Doppler calls this “Layered Listening,” and it’s the absolute best thing about the Here Ones. Sometimes I want complete isolation from the world, but sometimes I need to hear if someone’s calling me or when the timer goes off. With the Here Ones in my ear, I can do both. At any time, a tap on either bud sends them into “Bypass Mode,” which turns off your music and brings the sound back to zero. That’s what you press when you need to hear the subway announcer, or chat with the barista. Tap again and the beat goes on.
The big, audacious thing Doppler is working on goes far beyond headphones. It’s trying to teach computers to hear, to understand what sounds are and which ones humans want suppressed or augmented. Already, the Here One app has a list of “Noise Filters,” one-touch ways to erase certain auditory annoyances. Tap “Airplane,” and the rumbling jet engines and whirring air conditioning vents just vanish. You can turn down the din of a city, turn a throbbing crowd into a small soiree, even pump white noise into your ears to brute-force mask everything else. You can also augment sounds, adding reverb or flange or fuzz to what’s happening in the world. That part is a great demo, and in most cases completely useless.
The filters aren’t perfect yet—to my ears, Office and Crowd sound the same, and the Enhance Speech filter doesn’t seem to do anything at all. The ones that do work feel like magic: I slept better on a plane than I ever have, because I could have quiet without having the eery black-hole isolation you get from noise-cancelling headphones. Be forewarned: you’ve never noticed how loud the world is until you have the power to turn it down. Once you do, you never hear things quite the same way ever again.
I slept better on a plane than I ever have, because I could have quiet without having the eery black-hole isolation you get from noise-cancelling headphones.
There’s a lot going on here, and it comes with a hefty learning curve. You’ll spend the first few minutes of your Here One ownership getting everything properly connected, tuning the buds to your ears, and getting accustomed to all the buttons and knobs and swipe-y things. Even after that you’ll spend a lot of time aimlessly tapping and swiping, hoping for a certain result but never exactly sure how to get there. After a while, I mostly just used the filters and the volume controls.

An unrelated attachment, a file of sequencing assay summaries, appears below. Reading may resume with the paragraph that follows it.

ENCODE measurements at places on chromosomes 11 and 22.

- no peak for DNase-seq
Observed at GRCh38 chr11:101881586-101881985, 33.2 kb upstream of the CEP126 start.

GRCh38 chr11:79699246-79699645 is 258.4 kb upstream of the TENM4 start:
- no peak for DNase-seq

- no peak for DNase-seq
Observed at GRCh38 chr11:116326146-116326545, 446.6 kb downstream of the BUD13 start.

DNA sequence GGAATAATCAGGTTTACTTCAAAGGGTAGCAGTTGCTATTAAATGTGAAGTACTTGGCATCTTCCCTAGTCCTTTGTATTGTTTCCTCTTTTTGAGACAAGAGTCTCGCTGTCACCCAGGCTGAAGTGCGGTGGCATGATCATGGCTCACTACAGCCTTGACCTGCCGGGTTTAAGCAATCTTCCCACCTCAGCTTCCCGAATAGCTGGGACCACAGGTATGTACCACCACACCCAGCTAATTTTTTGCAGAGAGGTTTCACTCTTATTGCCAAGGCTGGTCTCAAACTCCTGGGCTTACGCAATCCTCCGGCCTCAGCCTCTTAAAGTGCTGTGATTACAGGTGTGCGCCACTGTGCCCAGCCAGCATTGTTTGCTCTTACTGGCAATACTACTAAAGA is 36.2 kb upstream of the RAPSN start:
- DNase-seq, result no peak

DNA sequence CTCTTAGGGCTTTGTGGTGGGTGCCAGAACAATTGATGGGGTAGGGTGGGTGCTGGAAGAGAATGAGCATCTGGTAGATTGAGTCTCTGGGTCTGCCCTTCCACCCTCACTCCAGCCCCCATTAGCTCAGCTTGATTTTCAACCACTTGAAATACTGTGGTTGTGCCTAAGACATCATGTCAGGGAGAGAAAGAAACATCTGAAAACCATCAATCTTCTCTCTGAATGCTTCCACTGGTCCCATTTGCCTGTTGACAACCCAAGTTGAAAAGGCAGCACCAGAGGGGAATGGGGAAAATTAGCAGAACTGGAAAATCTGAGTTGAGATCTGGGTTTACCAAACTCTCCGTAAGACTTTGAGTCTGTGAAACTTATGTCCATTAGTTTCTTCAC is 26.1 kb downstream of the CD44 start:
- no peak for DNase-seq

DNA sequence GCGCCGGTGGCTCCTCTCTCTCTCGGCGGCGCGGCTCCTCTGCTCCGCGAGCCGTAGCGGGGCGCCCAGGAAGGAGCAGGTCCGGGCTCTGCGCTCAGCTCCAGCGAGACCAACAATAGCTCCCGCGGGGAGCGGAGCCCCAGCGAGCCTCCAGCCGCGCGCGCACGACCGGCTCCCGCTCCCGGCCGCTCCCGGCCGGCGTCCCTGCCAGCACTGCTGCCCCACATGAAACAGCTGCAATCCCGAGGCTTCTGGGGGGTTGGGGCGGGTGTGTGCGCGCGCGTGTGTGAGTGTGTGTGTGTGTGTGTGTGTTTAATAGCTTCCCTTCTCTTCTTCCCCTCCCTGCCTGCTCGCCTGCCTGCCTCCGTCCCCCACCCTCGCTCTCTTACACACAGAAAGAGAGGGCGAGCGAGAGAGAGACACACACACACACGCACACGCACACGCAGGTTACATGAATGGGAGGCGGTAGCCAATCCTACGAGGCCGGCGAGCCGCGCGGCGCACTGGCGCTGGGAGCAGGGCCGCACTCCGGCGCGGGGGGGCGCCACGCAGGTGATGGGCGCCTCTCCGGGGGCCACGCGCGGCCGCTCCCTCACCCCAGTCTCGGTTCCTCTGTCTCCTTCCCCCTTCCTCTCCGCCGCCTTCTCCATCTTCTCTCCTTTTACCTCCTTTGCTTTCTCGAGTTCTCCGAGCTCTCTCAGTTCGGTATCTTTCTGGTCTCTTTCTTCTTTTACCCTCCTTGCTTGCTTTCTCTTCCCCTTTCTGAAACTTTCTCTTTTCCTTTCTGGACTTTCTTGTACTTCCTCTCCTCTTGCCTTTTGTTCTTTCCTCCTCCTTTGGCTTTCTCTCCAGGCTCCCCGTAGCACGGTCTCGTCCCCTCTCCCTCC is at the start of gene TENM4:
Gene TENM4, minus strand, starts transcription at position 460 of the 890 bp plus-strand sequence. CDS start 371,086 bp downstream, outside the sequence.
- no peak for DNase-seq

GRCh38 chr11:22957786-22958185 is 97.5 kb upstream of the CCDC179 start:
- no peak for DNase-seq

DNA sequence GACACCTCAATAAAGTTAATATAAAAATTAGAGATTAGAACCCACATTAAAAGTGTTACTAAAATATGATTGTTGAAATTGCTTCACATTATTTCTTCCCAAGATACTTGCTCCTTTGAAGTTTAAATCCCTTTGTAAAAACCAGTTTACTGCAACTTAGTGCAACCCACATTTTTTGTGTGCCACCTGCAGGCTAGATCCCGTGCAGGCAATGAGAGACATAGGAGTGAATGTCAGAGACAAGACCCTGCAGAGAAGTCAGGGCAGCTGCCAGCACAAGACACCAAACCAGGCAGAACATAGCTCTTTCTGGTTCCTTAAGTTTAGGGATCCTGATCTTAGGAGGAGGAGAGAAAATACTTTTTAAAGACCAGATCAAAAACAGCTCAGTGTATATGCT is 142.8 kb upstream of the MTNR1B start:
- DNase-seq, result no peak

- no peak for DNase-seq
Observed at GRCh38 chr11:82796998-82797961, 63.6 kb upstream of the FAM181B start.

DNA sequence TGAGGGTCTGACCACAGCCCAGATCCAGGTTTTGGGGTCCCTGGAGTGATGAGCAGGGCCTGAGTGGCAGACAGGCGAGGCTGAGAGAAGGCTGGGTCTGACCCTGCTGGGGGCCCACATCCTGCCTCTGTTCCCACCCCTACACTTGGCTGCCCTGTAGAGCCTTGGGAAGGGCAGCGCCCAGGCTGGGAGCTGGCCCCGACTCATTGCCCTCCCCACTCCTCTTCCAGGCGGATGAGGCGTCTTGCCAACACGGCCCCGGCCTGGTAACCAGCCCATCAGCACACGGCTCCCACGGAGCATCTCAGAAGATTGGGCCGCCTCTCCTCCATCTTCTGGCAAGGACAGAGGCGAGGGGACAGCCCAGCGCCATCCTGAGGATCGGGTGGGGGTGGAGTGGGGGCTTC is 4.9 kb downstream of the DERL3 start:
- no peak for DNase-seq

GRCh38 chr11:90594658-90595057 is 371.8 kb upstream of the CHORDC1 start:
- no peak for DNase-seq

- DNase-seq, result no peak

Interface problems tend to work out over time, though. It’s the tech here that’s the hard part, and Doppler’s further along than I even expected. I find myself increasingly bored by evolutionary developments in smartphones, laptops, and all the other gadgets we use. Everything’s always a little better, without ever being new and different. The Here Ones genuinely feel new and different.
If you’re looking for a pair of headphone and nothing more, you can probably do better for $300. You can probably do better for a lot less than $300, for that matter. Right now, Doppler’s audience is going to be early-adopters who won’t mind the battery shortage and clunky interface, and people who want to wear them to concerts or games rather than leave them in all day.
But this company is on to something. Long-term, Doppler’s work has all kinds of medical implications, translation use cases, and more. Even now, it’s one of the more thrilling gadgets I’ve tried in a long time. Controlling the world’s sound is a superpower I never imagined having, and one I don’t want to lose.